Culinary World Cup: Iran vs. Nigeria

Players from around the world are representing their countries in the World Cup. We asked NYC restaurants to do the same.
By Maya Dangerfield

Iran-vs-Nigeria-World-Cup-2014

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For the next thirty-one days people around the world will rep some serious national pride. Flags will fly, jerseys will be worn with pride, and lunch hours will stretch to ninety minutes as people around globe curse, pray, and cheer for their national teams. It’s World Cup and Honest Cooking couldn’t be more excited to celebrate the festivities! Since Honest Cooking’s editorial offices are located in New York— the heart  of the nation’s culinary scene and home to over 10,000 restaurants—we decided to celebrate the World Cup through with an international competition of our own.

Moving the competition from the field to the kitchen, we asked New York restaurants to represent their national cuisine and country in a head-to-head food challenge. Matched against their group competitors restaurants will select a dish that embodies the heart and soul of their country and wage (a delicious) battle with their World Cup competition. Honest Cooking will judge the dishes to determine which country’s cuisine, and hopefully national team, will go the furthest in the World Cup. Who will come out on top in the battle between Nigeria and Iran? Who will advance in the match between Ghana and Portugal? While players are fighting for national pride on the pitch, New York’s best restaurants are showcasing their skills as dishes compete for the title of Culinary World Cup Champions.

The Matchup

Iran and Nigeria go head-to-head in the inaugural Culinary World Cup challenge. A traditional soup competes against a beloved stew, as Nigeria and Iran compete for the Honest Cooking team’s palates. Nigeria,  represented by Buka New York, a Clinton Hill restaurant located in Brooklyn, competes against their Group F challenger, Iran, represented by the East Village’s Parmy’s Persian Fusion NY. Nigeria’s starting lineup—a goat pepper soup. Buka’s owner Lookman Mashood, declares the soup ready for competition. “The herb and spice in the soup will open up their pulses, boost their immunes system, and get them ready to conquer the world.” Iran’s dish is also ready for battle—Khoresh Fesenjan is a national dish that’s a personal favorite for Parmy’s co-owners, brother and sister duo Amir and Mojgan Raoufi. A Persian staple at family gatherings Amir notes that the chicken stew is a “ savored family recipe that comes from our home of Tabriz, Iran and our beautiful mother.”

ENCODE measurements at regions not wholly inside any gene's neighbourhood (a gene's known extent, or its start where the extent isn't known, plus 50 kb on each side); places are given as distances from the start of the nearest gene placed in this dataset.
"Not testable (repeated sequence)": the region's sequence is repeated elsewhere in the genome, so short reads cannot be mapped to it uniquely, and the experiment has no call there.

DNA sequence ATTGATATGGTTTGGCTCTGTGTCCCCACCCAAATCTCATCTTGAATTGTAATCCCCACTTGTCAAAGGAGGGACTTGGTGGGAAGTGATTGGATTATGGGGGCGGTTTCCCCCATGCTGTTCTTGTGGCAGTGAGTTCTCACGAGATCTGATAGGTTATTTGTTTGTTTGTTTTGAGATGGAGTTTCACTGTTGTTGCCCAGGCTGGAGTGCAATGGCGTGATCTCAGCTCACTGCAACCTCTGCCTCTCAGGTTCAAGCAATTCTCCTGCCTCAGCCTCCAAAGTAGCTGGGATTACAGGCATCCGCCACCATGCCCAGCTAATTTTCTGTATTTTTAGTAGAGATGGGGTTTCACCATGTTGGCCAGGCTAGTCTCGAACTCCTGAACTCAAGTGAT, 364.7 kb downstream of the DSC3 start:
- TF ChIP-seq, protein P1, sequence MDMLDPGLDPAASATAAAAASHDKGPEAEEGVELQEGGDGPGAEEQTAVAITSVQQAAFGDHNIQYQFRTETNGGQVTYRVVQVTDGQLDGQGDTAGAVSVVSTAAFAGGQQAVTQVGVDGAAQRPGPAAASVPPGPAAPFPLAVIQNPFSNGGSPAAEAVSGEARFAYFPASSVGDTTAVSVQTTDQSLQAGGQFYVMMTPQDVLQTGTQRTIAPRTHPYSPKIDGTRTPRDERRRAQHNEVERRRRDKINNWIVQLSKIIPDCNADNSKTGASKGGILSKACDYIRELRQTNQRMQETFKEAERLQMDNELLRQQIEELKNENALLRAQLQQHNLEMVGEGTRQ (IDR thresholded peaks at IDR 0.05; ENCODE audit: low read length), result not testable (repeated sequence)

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The Game

It’s no wonder Mashood compared the goat pepper soup to Nigeria’s formidable goalie Vincent Enyeama. It’s a standout dish.  Just like Enyeama, whose performances in the 2010 led to the team’s triumph over Argentina and Greece, the goat pepper soup offers a forceful and commanding presence in the competition.  The goat meat is tender with meat that easily separates from the bone. Surrounded by an unassuming broth the first taste is surprisingly spicy. It’s no wonder the soup is the national go-to for anyone suffering a cold, as the pungent soup quickly clears the sinuses before mellowing into a mild, herby broth. It’s an addicting soup, whose lightness and balance dramatically counters Iran’s contribution. Koresh Fesenjan is a chicken stew made from crushed walnuts, pomegranate molasses and pureed sweet potatoes. Though the walnuts provided a pleasing consistency and flavor for the stew, it was ultimately overpowered by the pomegranate molasses that left the dish too sweet.  The addition of rice helped to balance the stew but didn’t do enough to mellow the forward combination of molasses. Another foul by Iran’s delegation—overcooked chicken.

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The  Final Score

With a 3-0 victory the Goat Pepper Soup was the unanimous winner of the match. With a wonderfully spicy broth and perfectly cooked goat, this dish is going far in the  Culinary World Cup competition. It’s no wonder that Mashood predicted a West African winner. “ Nigeria, Cameroon, Ghana and Ivory Coast. They are going all the way. This will be an African cup. Period.”

Want some more world cup action? See if Nigeria scores again with their World Cup game against Iran that airs June 16th at 4pm.  Stay tuned for the next Culinary World Cup match between Spain vs. Australia.


Maya Dangerfield

A recovering teacher and editorial intern for Honest Cooking, Maya began her journalism career at Greatist.com. A food lover who never misses dessert, she is also a passionate sports enthusiast. Currently Maya freelances for FoodmakerMedia and copywrites for Techturized. Her writing has been published for Greatist.com, Shape.com, and The Washington Post.

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